Interlink Cloud Blog

Interlink Cloud Blog

Welcome to the Interlink Cloud Blog

All content provided on this blog is for informational purposes only. The owner of this blog makes no representations or warranties regarding the information from our partners or other external sources.
Max Donaldson

Save Money in Azure with Server Subscriptions

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Do you have a steady workload that you expect to continuously run?

If so, there are a few options that offer great savings.

In our previous blog, Azure Pricing – How to Get Your Best Deal we discussed how Reserved Instances can help save you money on the compute side. In this article, we will walk through another way to drive down Azure costs for your Windows Server and SQL Server through a new offering called Server Subscriptions (SS).

So, what is a Server Subscription? A SS is when you subscribe to the use of the Windows Server or SQL Server family of products on a Cloud Solution Provider Agreement (CSP) and have the ability to use that software in Azure through the Hybrid Use Benefit (HUB).

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Mike Wilson

Don’t Be Left Unprepared for Microsoft Windows Server & SQL Server End of Life Deadlines

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The clock is running out for Microsoft Windows Server 2008/R2 and SQL Server 2008/R2.

The good news is that you have options that you previously never had. Microsoft has announced they are discontinuing free security updates on clients using Windows Server 2008 and 2008 R2 as well as SQL Server 2008 and 2008 R2.

  • Windows Server 2008/R2 – mainstream support is expired, and extended support will end January 2020
  • SQL Server 2008/R2 – mainstream support is expired, and extended support will end July 2019
  • Windows 7 – mainstream support is expired, and extended support will end Jan. 14, 2020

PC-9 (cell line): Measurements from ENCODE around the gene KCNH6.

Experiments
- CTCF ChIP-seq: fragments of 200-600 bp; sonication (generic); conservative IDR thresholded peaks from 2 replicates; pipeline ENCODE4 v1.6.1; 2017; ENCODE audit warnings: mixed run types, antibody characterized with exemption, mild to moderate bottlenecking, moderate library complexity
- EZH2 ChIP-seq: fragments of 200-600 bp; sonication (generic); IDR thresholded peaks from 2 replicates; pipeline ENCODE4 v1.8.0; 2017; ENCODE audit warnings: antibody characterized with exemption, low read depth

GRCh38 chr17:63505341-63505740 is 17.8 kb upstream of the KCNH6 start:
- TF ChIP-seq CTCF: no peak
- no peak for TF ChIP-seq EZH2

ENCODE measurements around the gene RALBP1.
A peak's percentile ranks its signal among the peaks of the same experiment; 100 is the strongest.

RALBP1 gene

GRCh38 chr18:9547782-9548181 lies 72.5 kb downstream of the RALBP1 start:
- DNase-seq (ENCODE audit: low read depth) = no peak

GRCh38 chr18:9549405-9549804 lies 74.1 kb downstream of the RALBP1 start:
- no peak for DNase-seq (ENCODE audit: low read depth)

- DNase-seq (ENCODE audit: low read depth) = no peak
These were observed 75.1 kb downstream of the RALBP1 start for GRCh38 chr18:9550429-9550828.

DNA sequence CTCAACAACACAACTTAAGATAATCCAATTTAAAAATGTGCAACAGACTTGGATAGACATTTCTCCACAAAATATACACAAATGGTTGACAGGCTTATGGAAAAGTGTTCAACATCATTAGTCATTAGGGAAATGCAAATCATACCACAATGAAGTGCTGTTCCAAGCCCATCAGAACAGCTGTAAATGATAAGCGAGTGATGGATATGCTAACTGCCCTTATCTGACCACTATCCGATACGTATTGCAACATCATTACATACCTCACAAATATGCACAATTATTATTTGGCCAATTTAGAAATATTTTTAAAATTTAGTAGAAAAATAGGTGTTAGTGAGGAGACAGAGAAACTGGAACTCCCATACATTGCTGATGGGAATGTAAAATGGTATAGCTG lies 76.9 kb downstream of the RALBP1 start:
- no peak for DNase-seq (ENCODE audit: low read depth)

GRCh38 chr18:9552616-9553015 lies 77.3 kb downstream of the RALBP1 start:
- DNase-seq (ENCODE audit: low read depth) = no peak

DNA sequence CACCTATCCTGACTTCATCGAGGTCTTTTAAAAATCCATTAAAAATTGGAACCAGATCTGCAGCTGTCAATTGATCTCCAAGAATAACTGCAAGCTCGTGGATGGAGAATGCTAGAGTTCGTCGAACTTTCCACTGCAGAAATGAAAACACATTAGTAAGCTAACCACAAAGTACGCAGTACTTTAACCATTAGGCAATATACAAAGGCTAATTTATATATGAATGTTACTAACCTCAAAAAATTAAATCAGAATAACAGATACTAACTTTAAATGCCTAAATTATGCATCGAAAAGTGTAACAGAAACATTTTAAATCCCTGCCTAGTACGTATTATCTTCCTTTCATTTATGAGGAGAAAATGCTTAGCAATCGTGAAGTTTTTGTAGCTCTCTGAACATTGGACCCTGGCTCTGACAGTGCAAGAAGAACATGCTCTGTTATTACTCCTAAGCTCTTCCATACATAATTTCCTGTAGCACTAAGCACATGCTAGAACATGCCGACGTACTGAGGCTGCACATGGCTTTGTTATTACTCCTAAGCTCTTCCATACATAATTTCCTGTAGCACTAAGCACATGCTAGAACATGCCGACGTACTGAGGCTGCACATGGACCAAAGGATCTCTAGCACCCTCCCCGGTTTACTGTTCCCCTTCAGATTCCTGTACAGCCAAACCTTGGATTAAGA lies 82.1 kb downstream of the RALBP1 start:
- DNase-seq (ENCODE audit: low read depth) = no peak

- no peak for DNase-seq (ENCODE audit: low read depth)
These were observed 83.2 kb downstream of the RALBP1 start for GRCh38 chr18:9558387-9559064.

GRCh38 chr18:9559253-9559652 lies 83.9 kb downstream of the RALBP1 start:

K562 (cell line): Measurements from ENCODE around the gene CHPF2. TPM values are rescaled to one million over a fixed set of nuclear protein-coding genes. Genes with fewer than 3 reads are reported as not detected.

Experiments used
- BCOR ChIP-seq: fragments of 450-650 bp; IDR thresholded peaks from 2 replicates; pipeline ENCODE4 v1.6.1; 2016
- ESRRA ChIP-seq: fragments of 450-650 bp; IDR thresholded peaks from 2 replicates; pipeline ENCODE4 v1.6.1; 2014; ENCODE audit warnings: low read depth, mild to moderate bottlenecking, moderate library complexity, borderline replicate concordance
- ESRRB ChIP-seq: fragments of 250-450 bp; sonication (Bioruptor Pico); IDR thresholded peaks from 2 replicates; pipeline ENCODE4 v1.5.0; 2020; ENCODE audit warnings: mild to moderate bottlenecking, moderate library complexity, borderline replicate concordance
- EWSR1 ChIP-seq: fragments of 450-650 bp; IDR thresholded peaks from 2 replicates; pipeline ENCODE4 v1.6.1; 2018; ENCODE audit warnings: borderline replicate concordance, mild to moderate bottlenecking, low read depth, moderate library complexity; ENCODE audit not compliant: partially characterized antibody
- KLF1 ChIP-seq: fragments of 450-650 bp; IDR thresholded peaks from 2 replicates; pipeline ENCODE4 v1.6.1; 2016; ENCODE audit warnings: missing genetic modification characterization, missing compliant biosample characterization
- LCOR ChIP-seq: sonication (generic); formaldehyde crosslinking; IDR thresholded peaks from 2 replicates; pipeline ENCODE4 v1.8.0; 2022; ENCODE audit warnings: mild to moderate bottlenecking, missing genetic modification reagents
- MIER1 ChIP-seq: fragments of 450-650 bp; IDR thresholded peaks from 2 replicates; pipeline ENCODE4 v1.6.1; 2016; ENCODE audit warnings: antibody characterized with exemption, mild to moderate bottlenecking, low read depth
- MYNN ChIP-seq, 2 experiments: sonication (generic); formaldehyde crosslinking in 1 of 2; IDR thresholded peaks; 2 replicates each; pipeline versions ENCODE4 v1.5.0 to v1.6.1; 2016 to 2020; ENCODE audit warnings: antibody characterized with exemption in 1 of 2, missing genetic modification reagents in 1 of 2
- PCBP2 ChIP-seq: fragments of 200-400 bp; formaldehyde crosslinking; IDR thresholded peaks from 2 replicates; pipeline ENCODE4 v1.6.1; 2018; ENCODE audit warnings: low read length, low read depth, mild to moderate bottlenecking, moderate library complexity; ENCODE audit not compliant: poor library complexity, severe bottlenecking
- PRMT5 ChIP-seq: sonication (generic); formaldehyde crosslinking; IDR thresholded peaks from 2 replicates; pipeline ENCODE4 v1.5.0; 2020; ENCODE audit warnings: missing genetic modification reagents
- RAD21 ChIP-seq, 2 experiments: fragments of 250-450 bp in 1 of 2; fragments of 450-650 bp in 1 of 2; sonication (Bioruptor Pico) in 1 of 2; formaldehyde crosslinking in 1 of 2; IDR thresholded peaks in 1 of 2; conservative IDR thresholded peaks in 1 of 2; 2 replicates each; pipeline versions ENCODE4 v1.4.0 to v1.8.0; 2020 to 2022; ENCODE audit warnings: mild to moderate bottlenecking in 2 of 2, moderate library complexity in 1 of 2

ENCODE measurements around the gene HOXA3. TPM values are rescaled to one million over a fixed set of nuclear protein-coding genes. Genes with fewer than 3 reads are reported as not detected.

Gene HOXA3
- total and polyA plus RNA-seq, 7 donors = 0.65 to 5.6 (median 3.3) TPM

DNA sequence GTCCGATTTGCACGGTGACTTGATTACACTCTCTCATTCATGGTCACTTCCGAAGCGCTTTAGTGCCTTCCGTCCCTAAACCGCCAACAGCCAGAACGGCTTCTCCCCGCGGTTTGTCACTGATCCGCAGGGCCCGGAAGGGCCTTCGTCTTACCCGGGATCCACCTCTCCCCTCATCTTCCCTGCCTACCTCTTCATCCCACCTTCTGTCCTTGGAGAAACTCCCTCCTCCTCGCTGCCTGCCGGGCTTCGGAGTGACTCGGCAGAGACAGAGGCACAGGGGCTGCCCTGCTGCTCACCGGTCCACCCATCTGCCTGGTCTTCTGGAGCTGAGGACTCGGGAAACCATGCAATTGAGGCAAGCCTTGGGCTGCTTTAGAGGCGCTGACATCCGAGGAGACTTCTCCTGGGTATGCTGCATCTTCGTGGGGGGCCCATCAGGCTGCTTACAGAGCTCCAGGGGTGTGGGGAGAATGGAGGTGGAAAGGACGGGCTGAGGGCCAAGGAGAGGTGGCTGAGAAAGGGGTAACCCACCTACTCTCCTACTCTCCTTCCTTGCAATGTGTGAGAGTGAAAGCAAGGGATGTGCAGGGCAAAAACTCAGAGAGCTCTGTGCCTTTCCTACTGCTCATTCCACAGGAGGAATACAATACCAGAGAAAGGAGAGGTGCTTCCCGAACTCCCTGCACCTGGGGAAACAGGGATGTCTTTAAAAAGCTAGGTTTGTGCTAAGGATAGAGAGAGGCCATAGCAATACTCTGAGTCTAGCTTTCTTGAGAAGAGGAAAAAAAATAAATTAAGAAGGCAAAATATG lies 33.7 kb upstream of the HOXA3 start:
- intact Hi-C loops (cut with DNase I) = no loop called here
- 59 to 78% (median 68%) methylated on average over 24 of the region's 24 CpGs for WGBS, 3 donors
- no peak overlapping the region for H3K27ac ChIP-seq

• Office 2010 – mainstream support is expired, and extended support will end Oct. 13, 2020
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Ken Kruthaup

8 Major Updates Included in SQL Server 2017

8 Major Updates Included in SQL Server 2017

If you haven’t heard yet, there are several major and exciting updates to SQL Server with the 2017 release.  From the ability to run on Linux and Docker containers to rich data graphing functionality, the new features could have a big impact on your database and your data.

1) Expanded operating system support

In addition to Windows, you can now run SQL Server on Linux and Docker containers. If you’re already managing one of these environments – or you’ve been considering moving an existing SQL Server to one of these environments – then this will come as particularly welcome news.

It is worth nothing that there are some pieces of functionality that are missing on Linux. There are no Reporting Services, Analysis Services, or Machine Learning Services (formerly R services) yet. Only time will tell if customer demand sways Microsoft to offer these functions across all operating systems.

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Ken Kruthaup

Making SQL Server Highly Available

Making SQL Server Highly Available

Customers today need their SQL data to be highly available. With technologies built into the current versions of SQL Server, highly available databases are easier than ever to achieve.

Making data highly available has progressed through a series of technologies in SQL Server. So, let’s rewind for a minute while I explain how. Prior to SQL 7.0, Microsoft and Sybase worked together in a joint effort to produce a relational database which allowed database mirroring. This proved to be extremely cost-consuming on resources, and therefore when Microsoft broke away with their own version of SQL Server in 1998 they removed the ability to mirror databases. While industries still needed to have data highly available, Microsoft released several technologies to make data redundant.

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Ken Kruthaup

SQL 2000: Out of Date But It's Not Too Late

SQL 2000: Out of Date But It's Not Too Late

If you’re still running SQL 2000 or SQL 2005 in your environment, you probably already know about the significant support costs. And, I would be willing to bet that your Security team is telling you that it’s a considerable risk that needs that must be addressed. The team that oversees applications is also probably telling you that these systems can’t be upgraded because they are 32-bit systems and won’t run on the newer 64-bit platforms. To top it off, the business tells you that the vendor won’t provide support on the new platforms or your host will charge a considerable fee to allow you to run the outdated versions of SQL on their servers.

When thinking about what you need to do, do you feel like you have only two options?

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Welcome to the Interlink Cloud Blog

All content provided on this blog is for informational purposes only. The owner of this blog makes no representations or warranties regarding the information from our partners or other external sources.